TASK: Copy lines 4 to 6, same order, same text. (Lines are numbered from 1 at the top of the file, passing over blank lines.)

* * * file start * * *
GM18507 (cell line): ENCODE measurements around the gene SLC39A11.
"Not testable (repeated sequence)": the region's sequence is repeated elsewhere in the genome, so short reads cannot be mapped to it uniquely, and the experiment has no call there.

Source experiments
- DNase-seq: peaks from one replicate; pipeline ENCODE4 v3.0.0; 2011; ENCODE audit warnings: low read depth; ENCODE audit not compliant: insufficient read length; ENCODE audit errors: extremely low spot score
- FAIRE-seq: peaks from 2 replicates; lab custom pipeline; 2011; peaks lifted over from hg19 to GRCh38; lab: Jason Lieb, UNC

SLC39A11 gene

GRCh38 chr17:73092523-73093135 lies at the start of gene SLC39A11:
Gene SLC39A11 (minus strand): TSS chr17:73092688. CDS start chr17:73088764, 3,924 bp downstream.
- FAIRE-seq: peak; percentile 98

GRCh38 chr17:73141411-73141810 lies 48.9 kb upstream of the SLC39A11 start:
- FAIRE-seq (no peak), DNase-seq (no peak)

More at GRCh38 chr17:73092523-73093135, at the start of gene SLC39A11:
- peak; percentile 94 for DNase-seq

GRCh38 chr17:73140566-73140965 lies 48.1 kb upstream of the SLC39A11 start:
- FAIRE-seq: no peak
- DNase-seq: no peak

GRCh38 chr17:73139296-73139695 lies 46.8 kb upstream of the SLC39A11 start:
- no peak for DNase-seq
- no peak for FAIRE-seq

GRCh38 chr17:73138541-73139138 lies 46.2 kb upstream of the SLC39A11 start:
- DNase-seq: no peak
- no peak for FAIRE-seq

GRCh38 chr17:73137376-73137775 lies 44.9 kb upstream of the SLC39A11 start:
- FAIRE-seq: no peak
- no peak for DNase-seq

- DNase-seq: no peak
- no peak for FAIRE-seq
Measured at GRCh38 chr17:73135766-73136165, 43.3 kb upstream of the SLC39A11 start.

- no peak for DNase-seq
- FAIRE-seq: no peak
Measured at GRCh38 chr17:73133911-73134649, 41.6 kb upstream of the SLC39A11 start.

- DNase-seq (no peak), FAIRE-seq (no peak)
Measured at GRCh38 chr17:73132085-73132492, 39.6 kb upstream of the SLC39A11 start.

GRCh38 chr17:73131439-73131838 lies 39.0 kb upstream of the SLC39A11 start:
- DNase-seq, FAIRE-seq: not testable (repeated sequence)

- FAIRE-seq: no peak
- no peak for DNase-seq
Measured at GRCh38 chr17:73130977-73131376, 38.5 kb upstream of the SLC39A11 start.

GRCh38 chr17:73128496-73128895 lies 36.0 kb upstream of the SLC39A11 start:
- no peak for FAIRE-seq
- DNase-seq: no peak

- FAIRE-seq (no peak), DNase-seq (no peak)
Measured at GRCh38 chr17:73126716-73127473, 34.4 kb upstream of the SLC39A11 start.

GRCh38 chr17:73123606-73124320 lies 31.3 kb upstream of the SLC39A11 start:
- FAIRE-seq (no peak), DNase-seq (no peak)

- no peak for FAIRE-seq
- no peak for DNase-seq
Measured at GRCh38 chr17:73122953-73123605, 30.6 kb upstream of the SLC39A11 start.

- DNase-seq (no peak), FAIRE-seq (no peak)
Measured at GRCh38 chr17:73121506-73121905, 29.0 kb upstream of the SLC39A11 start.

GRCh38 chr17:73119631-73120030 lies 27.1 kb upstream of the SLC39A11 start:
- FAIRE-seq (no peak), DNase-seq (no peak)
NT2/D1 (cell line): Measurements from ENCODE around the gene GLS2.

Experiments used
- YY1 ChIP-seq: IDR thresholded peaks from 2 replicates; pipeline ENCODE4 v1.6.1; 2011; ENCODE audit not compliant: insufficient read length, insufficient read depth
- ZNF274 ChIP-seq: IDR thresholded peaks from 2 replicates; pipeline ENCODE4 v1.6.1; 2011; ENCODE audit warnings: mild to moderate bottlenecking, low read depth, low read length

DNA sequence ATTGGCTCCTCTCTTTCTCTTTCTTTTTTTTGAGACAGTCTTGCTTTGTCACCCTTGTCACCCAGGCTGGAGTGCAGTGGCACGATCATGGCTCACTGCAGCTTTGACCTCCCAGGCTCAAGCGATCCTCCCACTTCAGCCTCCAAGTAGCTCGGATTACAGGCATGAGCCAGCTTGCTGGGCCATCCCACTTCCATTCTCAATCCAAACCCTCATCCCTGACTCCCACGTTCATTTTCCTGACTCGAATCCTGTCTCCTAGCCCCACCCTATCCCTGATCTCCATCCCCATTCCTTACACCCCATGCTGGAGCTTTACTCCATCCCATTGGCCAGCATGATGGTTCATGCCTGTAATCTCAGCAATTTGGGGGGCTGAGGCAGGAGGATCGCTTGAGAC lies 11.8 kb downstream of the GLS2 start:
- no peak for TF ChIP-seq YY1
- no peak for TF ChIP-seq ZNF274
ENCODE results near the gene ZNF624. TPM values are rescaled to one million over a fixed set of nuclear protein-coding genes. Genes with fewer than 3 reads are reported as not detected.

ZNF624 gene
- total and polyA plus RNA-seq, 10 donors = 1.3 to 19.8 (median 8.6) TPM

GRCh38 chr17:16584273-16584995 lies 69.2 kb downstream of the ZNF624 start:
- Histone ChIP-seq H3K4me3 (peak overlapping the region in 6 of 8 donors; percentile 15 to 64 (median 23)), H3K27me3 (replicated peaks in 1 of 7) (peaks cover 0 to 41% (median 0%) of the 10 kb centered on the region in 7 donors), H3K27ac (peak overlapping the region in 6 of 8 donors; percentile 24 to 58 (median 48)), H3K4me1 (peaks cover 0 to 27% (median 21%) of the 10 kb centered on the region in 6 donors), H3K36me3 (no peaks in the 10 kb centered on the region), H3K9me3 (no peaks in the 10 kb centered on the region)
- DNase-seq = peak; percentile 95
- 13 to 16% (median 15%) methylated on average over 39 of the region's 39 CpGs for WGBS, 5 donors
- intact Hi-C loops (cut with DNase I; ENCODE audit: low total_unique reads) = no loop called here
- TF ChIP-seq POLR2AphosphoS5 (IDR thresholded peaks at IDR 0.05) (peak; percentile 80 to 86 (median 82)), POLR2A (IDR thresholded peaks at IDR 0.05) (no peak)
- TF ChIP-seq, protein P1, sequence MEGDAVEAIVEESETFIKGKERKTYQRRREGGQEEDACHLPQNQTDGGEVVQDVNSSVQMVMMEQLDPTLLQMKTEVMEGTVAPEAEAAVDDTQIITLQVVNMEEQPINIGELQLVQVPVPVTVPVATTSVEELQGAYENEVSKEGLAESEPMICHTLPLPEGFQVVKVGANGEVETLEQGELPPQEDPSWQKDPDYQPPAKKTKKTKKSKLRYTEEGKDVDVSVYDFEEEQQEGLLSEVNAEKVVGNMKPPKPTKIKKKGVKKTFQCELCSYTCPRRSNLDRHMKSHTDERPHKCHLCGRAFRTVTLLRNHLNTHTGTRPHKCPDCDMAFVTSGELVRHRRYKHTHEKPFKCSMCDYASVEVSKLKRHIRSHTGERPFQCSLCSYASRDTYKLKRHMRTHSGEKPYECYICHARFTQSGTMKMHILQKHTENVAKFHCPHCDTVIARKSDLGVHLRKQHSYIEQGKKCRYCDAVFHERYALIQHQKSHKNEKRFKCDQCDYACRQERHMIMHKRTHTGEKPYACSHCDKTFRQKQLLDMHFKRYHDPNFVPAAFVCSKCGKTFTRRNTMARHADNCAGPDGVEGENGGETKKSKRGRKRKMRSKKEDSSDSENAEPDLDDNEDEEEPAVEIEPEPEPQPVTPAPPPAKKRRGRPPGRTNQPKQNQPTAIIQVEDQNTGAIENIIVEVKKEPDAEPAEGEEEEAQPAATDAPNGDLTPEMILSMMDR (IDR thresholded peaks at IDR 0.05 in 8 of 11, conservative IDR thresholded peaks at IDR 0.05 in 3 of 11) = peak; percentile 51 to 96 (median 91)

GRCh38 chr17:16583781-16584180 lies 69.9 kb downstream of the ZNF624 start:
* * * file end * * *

- DNase-seq: peaks from one replicate; pipeline ENCODE4 v3.0.0; 2011; ENCODE audit warnings: low read depth; ENCODE audit not compliant: insufficient read length; ENCODE audit errors: extremely low spot score
- FAIRE-seq: peaks from 2 replicates; lab custom pipeline; 2011; peaks lifted over from hg19 to GRCh38; lab: Jason Lieb, UNC

SLC39A11 gene